CS3013 Practice Mid-Term Exam

  1. Briefly describe why a micro-kernel operating system structure is a more robust than a monolithic (simple) operating system structure.

  2. What is the purpose of the process control block (PCB)? Explain the relationship between PCB size and context switch time.

  3. Four processes are ready to run. Their CPU burst times are 5, 12, 1 and 7.

    1. In what order are they run under a FCFS scheduling algorithm?
    2. What is the average waiting time?
    3. How close is this to the best average waiting time we could have had for these processes?
    4. What is the throughput in this last case?
    5. If a context switch takes .1 units, how much additional overhead would a Round-Robin (quantum = 4) scheduling algorithm add to the FCFS scheduling algorithm?

  4. Modify the SOS Dispatcher to support a class of real-time processes that get selected to run before any other normal processes. Normal processes only get to run when there are no real-time processes to run. Show any needed changes to the struct ProcessDescriptor data structure.

  5. Consider running the following psuedo-code on a Unix system:

        #include < stdio.h >
        int main() { 
           int *num, shm_id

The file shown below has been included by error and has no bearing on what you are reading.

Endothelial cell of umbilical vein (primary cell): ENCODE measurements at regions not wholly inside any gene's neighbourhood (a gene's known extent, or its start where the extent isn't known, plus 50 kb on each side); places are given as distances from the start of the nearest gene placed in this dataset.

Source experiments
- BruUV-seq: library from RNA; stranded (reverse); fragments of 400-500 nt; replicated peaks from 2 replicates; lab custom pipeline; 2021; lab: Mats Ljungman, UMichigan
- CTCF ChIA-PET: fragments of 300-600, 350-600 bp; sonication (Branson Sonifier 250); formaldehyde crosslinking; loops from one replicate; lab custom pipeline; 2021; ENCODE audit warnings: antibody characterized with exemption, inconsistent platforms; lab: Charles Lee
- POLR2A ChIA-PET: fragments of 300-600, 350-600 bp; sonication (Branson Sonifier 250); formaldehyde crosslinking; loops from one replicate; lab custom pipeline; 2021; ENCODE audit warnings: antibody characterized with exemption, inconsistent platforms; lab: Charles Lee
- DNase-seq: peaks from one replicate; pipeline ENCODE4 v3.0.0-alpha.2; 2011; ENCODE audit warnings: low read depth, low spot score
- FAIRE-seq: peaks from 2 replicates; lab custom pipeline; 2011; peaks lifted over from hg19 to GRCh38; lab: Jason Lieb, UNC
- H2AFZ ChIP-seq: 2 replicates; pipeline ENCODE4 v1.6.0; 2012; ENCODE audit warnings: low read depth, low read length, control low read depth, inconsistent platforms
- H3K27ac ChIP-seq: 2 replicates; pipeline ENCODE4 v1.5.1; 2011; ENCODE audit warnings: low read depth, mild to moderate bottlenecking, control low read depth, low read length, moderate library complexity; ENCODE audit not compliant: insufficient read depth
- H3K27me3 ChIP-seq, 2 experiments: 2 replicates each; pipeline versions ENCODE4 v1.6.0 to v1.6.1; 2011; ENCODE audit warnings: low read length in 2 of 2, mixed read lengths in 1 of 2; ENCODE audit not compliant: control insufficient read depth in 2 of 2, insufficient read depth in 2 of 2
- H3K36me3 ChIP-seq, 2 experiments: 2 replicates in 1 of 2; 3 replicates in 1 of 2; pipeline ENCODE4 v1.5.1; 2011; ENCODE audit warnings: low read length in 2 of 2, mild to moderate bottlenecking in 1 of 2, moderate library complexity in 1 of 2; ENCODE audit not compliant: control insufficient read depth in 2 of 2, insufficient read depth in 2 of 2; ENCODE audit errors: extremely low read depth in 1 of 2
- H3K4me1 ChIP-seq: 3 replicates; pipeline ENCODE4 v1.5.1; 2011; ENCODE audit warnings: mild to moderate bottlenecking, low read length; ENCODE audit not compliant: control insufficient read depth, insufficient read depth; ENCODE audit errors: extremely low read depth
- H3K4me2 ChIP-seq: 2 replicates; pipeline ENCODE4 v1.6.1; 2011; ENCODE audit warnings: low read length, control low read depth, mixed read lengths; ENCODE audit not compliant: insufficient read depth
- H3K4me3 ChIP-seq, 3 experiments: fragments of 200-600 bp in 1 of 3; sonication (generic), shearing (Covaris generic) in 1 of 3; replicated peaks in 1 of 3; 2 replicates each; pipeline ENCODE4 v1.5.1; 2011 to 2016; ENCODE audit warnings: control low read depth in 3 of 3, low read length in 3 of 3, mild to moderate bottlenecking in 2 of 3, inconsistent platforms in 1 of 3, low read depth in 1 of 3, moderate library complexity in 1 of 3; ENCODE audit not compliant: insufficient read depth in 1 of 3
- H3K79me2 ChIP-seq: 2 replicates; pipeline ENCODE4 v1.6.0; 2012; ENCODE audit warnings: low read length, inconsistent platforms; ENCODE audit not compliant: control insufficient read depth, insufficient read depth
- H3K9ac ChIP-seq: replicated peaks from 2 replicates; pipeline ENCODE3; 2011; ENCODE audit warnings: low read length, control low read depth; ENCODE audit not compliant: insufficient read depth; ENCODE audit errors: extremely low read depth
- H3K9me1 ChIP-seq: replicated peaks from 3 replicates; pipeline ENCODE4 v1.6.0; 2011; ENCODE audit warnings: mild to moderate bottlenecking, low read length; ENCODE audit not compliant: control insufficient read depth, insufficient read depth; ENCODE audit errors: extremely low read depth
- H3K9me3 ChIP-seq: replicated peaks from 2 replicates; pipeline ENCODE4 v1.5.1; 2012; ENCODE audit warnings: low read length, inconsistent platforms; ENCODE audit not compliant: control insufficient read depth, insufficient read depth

shm_id = shmget(502) /* get memory */
           num = (int *) shmat(shm_id) /* attach to it.  Initialize as */
           *num = *num + 1
           printf("%d ", *num)

    1. What are the possible outputs?

    2. Add semcreate(), semwait() and semsignal() system calls to assure that only the output 1 2 gets printed.

  6. What is "busy waiting"? How do semaphores avoid "busy waiting"?

  7. Consider the following pseudo-code implementation of a semwait() call:

       if (sema[sid].count < 0) {
          insert(sema[sid].queue, current_process);
          pd[current_process].state = BLOCKED;

    Why might disabling interrupts be ok ensure that there is not a race condition surrounding the modification of the count variable? How else might the OS protect count?

  8. True or False:

    1. You cannot get deadlock with semaphores.
    2. The operating system can disable interrupts to protect a critical region.
    3. A process may still be blocked indefinitely in a correct critical region solution.
    4. Peterson's solution works for 2 processes only.

  9. Consider the following variant to the two-process Peterson's solution to a critical-section problem:

       int flag[1]; /* boolean, shared, one per-process */
       int turn; /* shared */
       while(1) {
          flag[my_pid] = true;
          turn = my_pid; /* usually set to your_pid */
          while (flag[your_pid] || turn==your_pid){ /* usually an || */
          /* critical section */
          flag[my_pid] = false;
          /* remainder section */

    Does it work? Explain why or why not.

  10. In the dining philosopher's solution shown in class, suppose philosopher 2 was absentminded and never let go of his left fork, even while thinking. If all the other philosophers behaved normally and kept thinking and eating, what would be the eventual outcome of the system?

Return to the CS3013 Home Page

Send all questions to the TA mailing list.